Why Movement is Essential in Early Childhood With so few years under their belts, my 3- and 6-year-old daughters are still learning to inhabit their bodies. They are learning how to maneuver themselves physically, how to orient themselves in space. As Vanessa Durand, a pediatrician at St. Christopher’s Hospital for Children in Philadelphia, says, freedom of movement is necessary for children to meet their developmental milestones: “Children learn by experiencing their world using all of their senses. The restriction of movement, especially at a young age, impedes the experiential learning process.” Movement allows children to connect concepts to action and to learn through trial and error.

Symbolic play and language development 1. Introduction 1.1. Importance of play for babies & children Australian Government Department of Education and Training (2009). Belonging, being and becoming: The early years learning framework for Australia. Canberra: Commonwealth of Australia. Retrieved 19 June 2019 from Cole-Hamilton, I. (2011). Getting it right for play: The power of play: An evidence base. The natives and the speakers Let me start with the good news. We are, all of us without exception, native speakers. This may come as a surprise to those of us who have had close encounters with the second/foreign language world, but is nonetheless true. It means that we are all competent users of language – more or less competent, of course, depending on all sorts of individual and social factors that make us clumsy or proficient in whatever we do. Now the bad news.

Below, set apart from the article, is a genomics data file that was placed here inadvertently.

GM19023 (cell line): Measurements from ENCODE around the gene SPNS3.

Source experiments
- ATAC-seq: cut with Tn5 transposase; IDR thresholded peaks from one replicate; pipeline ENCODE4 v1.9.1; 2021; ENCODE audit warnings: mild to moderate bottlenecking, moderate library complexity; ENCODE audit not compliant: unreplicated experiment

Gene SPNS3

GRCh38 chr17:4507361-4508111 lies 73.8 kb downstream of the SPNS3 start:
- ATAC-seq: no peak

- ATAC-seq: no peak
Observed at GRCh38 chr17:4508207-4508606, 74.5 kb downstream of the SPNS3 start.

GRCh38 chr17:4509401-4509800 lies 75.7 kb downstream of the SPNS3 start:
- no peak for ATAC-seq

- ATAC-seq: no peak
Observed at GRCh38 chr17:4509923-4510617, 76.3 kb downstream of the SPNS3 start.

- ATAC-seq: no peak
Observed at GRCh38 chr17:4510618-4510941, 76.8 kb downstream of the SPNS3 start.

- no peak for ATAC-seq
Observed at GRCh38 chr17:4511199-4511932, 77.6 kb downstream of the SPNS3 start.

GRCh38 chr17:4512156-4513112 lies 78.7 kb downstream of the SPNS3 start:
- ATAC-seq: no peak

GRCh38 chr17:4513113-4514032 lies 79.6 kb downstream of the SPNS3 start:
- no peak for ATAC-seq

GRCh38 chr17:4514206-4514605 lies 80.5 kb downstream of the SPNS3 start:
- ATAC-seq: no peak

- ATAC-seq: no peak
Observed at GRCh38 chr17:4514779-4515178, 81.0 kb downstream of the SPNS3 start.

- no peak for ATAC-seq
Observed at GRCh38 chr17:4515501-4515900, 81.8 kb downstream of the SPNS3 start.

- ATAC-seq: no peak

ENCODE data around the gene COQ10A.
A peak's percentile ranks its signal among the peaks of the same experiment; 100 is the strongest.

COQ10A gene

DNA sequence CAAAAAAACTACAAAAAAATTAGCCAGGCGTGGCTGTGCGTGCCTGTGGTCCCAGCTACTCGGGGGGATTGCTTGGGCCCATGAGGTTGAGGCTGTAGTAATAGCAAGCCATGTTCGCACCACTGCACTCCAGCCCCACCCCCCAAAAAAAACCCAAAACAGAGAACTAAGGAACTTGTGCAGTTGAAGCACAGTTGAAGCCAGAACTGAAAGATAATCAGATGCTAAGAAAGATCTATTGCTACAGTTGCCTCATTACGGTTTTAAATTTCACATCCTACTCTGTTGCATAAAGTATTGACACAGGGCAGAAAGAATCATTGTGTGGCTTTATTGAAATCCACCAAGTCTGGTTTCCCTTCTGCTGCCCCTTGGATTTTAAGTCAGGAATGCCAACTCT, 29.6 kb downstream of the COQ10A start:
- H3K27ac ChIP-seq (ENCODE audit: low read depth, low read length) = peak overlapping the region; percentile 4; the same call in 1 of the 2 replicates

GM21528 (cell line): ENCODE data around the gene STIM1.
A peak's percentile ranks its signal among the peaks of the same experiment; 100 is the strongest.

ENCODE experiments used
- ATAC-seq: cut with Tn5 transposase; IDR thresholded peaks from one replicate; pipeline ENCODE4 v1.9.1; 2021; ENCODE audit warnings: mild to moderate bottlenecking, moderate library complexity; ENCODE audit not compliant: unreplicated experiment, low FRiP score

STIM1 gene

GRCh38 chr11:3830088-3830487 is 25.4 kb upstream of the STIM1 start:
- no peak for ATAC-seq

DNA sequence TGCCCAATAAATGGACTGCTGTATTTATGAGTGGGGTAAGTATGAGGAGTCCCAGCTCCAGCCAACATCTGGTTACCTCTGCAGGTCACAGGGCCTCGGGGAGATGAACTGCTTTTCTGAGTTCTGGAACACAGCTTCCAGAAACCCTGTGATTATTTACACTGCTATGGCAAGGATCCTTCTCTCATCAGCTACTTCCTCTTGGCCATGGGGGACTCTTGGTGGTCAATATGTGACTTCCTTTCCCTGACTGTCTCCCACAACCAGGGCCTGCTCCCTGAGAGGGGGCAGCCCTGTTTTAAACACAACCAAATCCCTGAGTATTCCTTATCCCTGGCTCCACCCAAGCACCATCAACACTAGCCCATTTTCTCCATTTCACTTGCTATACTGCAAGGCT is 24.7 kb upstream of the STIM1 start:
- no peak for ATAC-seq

Does my toddler have a short attention span because she won’t sit still for a story? A: It is perfectly normal for toddlers to not sit still very long—period. Most don’t like to stay in one place for long now that they can explore in so many new ways—by running, jumping, and climbing. So, an adult’s idea of snuggling on the couch to hear a story may not be the same idea a toddler has for story-time. You may only be able to read or talk about a few pages in a book at a time. Here are some ways to engage active children in reading:

Convention on the Rights of the Child Text in PDF Format Adopted and opened for signature, ratification and accession by General Assembly resolution 44/25 of 20 November 1989 entry into force 2 September 1990, in accordance with article 49 Preamble The States Parties to the present Convention, Importance of play for babies & children Play is more than just fun for babies and children. It’s how they learn best, and how they work out who they are, how the world works and where they fit into it. You can read this article in a selection of languages other than English. The importance of play Playing is one of the most important things you can do with your child, because play is essential for your child’s brain development. The time you spend playing together gives your child lots of different ways and times to learn.